Slices of Japanese business, politics and life
from Russell Boyce:
By Michael Caronna, Chief Photographer Japan
In Japan nothing says I'm sorry like a nice, deep bow, and lately there's been a whole lot to be sorry for. Ideally the depth of the bow should match the level of regret, allowing observers to make judgements about how sincere the apology really is. Facing massive recalls Toyota President Akio Toyoda and Toyota Motor Corp's managing director Yuji Yokoyama faced journalists at separate news conferences.
Toyota Motor Corp's managing director Yuji Yokoyama (R) bows after submitting a document of a recall to an official of the Transport Ministry Ryuji Masuno (2nd R) at the Transport Ministry in Tokyo February 9, 2010. Toyota Motor Corp is recalling nearly half a million of its flagship Prius and other hybrid cars for braking problems, a third major recall since September and a further blow to the reputation of the world's largest automaker. REUTERS/Toru Hanai
Toyota Motor Corp President Akio Toyoda bows at the start of a news conference in Nagoya, central Japan February 5, 2010. Toyota Motor Corp President Toyoda apologised on Friday for a massive global recall that has tarnished the reputation of the world's largest car maker. REUTERS/Kim Kyung-Hoon
Toyota Motor Corp President Akio Toyoda (L) and Executive Vice President Shinichi Sasaki (2nd L) attend a news conference in Nagoya, central Japan February 5, 2010. Toyota Motor Corp President Toyoda apologised on Friday for a massive global recall that has tarnished the reputation of the world's largest car maker. REUTERS/Yuriko Nakao
The modernity as well as the occasional indifference to change in Japan bookmarked my week, with both moments anchored in the countryside about one hour from Tokyo.
On Monday in a rice field converted into a school parking lot, a 6-year-old, Boston Red Sox cap-wearing Japanese youngster stormed my way. We had chatted in the past, although our last conversation consisted of “Chase me!”
My nickname among the Reuters photographers in Tokyo is “Crasher”.
They call me that because I always seem to get pictures right at the moment of a crash whenever I cover motorsports.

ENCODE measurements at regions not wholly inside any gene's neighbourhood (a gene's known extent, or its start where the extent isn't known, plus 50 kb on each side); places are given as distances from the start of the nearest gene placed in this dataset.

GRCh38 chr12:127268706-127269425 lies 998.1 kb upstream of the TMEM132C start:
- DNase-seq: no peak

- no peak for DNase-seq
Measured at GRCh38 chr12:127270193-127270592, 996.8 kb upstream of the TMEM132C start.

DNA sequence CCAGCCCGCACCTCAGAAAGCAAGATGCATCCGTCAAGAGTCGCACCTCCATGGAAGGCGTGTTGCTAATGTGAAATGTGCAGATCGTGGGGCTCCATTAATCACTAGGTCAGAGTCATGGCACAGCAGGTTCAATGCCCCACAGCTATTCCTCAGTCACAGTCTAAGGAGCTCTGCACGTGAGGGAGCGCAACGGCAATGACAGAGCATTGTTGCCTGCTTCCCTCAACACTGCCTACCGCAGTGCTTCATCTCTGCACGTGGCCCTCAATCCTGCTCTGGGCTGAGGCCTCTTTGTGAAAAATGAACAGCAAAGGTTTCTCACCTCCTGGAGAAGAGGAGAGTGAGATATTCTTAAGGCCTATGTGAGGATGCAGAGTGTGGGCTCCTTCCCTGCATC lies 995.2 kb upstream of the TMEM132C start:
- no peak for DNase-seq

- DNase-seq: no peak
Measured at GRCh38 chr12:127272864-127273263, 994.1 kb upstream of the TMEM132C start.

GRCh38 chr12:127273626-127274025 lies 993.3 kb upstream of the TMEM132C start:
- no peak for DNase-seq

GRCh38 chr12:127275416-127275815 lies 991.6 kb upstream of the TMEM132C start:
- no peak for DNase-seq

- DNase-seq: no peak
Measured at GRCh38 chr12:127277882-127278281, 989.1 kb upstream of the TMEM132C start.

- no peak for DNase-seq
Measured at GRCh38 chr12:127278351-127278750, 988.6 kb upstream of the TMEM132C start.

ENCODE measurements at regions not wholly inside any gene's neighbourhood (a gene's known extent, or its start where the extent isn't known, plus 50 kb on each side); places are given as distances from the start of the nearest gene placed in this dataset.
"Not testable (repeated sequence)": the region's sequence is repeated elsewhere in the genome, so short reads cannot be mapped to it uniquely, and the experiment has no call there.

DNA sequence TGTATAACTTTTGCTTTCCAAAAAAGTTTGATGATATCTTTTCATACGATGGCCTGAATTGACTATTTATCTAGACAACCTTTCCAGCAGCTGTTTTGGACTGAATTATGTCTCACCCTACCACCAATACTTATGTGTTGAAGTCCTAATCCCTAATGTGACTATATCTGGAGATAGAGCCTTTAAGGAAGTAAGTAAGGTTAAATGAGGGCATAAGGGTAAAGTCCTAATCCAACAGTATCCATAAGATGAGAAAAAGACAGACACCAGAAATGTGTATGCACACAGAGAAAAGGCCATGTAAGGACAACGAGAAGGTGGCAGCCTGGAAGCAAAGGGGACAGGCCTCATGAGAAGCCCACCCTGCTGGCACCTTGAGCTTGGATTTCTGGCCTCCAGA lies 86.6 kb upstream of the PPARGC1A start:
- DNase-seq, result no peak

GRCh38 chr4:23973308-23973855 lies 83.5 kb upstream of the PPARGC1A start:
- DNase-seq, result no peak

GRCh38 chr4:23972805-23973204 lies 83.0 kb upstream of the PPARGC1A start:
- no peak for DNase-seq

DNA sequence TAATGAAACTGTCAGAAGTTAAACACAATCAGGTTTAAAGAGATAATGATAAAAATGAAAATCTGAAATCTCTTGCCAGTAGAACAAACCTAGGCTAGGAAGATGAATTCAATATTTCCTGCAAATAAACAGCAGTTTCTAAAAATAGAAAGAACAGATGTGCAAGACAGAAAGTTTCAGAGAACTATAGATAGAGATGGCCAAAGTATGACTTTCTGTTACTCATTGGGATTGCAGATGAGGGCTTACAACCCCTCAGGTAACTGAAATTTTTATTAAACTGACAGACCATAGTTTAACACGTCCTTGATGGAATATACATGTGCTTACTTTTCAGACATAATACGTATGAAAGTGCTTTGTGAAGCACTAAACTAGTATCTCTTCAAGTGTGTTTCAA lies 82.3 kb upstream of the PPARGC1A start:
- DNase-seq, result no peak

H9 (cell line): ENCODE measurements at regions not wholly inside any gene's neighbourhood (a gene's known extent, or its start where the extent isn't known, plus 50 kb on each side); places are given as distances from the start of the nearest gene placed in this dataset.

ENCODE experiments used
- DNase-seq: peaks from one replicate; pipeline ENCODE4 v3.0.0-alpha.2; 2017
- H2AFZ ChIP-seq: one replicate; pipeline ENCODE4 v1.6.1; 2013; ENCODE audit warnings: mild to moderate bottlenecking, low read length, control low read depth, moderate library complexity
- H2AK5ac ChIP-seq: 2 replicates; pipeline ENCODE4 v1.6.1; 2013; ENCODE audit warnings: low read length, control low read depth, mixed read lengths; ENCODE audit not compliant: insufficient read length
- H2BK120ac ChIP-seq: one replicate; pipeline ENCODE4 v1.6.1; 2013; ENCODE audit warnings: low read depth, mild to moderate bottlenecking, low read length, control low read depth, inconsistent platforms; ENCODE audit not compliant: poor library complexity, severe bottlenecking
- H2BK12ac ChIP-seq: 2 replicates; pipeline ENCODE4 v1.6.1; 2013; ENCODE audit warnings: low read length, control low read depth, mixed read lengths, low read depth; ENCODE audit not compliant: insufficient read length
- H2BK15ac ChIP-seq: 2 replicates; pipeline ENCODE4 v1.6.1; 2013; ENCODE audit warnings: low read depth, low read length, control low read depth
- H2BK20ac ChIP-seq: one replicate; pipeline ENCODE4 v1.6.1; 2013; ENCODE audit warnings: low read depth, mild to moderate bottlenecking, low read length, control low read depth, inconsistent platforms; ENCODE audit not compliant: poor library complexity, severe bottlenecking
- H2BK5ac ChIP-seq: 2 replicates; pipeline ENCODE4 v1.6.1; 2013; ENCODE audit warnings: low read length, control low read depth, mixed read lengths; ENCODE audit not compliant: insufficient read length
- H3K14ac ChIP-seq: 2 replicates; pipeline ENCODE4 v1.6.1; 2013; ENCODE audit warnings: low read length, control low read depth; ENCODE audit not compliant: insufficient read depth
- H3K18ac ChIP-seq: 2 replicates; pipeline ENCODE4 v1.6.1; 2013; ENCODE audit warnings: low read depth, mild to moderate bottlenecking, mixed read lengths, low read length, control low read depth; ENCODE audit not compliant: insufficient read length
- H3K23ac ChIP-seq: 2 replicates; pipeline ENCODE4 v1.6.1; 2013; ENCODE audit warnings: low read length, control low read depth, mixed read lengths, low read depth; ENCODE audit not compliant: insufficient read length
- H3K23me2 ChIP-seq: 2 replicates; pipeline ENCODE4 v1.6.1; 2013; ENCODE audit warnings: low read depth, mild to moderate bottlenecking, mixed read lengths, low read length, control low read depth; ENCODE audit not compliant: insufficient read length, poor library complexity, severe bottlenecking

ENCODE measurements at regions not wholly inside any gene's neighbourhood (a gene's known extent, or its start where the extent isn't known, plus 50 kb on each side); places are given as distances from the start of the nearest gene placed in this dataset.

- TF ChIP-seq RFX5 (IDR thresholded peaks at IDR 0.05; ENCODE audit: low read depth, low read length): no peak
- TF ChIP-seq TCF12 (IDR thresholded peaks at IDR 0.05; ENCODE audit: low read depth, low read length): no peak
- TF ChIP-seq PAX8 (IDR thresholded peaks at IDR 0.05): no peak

One colleague sometimes teases me saying “You’ve got to stop pouring oil on the track,” and I answer: ”I would never use oil — I only use banana skins!”
Tokyo’s failure to win the 2016 Olympic bid triggered bemused shrugs and a rush for the exits at Tokyo Tower when the result was announced well past midnight on Saturday morning. In truth, no one at the bid party in the Tower seemed to really expect Tokyo to win.
Drummers drummed, cheerleaders rustled pom-poms and a seeming endless string of noisy TV celebrities took turns at the microphone to drum up some Olympic fever among the 400-plus partygoers.
After watching Tokyo’s bid for the 2016 Olympics, and not always holding my tongue at the ancient city of Edo’s quest, the moment of futility in the 18-month, $50 million campaign became apparent after this headline: Olympics-2016 Games could be the last, says Tokyo governor.
Imagine the PR team behind always quotable Tokyo Governor Shintaro Ishihara, as the Japanese bid fell behind in the race according to bookmakers, suggesting he make one last plea to the IOC: With global demise coming, Tokyo deserves a final shot at Olympic hurrah.
Billions of dollars in investment and national pride are at stake. Oddsmakers are pegging a close race ahead of the Oct. 2 vote, and we are adding a new question to our poll on candidate cities (included below).
A year has passed since U.S. investment bank Lehman Brothers was forced into bankruptcy, sending out shockwaves that brought the global financial market to its knees.
And just who did those waves batter the most?
Well, in Japan, poverty activists and NPOs have told me the real victims of the Lehman Shock are the laid-off factory workers who were forced out of company housing and onto the streets, creating a new breed of homeless.
Less than a month until the International Olympic Committee’s selection of the winning city in the 2016 Olympic bid campaign, and the IOC in a report Wednesday has the candidates in a dead heat.
Are you are a frequent flyer to Japan looking for a faster, more luxurious way to get to Tokyo from the airport? Hiring a Hermes helicopter may be the ticket for you.
When I travel overseas, the trip usually begins or ends with a bus ride, costing 2,900 yen ($27) to get to Narita International Airport. But for business executives flying across the world to sign multi-million dollar deals, a 75,000 yen ($720) helicopter ride may be an option worth considering.
from Left field:
Tokyo's 2016 campaign has been short on glamour backers and is struggling to match Chicago's trump card, American President Barack Obama - until now.